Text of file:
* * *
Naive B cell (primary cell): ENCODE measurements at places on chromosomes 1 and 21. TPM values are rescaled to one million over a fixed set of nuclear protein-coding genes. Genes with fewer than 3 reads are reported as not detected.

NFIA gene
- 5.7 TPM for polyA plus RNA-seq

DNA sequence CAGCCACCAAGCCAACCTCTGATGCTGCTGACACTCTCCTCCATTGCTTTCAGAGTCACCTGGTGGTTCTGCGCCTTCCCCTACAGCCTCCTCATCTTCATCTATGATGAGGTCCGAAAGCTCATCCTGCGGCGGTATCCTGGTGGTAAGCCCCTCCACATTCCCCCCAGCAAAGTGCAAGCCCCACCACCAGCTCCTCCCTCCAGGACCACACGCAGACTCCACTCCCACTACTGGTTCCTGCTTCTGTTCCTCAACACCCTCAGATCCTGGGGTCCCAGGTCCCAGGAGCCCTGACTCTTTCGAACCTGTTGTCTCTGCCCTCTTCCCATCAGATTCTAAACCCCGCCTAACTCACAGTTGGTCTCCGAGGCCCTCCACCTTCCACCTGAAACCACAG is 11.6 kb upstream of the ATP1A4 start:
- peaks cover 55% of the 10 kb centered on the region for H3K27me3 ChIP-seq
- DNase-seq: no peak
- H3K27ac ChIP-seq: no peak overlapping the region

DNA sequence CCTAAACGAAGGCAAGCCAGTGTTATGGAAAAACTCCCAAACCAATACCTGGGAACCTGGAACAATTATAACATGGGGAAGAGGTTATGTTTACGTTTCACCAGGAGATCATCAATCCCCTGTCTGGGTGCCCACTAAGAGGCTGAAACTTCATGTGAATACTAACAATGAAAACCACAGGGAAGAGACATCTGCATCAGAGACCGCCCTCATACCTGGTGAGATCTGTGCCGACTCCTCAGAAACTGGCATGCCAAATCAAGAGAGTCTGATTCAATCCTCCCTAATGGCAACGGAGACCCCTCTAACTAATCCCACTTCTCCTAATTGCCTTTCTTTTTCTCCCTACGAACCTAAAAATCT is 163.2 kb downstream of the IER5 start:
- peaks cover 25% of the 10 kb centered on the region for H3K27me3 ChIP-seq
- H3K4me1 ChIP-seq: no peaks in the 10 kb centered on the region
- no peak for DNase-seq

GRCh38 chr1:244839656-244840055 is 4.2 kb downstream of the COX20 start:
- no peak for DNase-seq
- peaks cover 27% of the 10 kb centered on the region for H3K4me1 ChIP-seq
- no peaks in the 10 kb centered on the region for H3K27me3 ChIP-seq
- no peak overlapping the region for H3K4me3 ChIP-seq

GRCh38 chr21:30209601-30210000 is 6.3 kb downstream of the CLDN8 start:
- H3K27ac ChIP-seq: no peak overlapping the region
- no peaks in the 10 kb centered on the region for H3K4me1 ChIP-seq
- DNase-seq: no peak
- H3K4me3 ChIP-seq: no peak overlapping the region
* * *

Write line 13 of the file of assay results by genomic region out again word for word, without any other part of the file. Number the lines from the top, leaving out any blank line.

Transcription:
- no peak for DNase-seq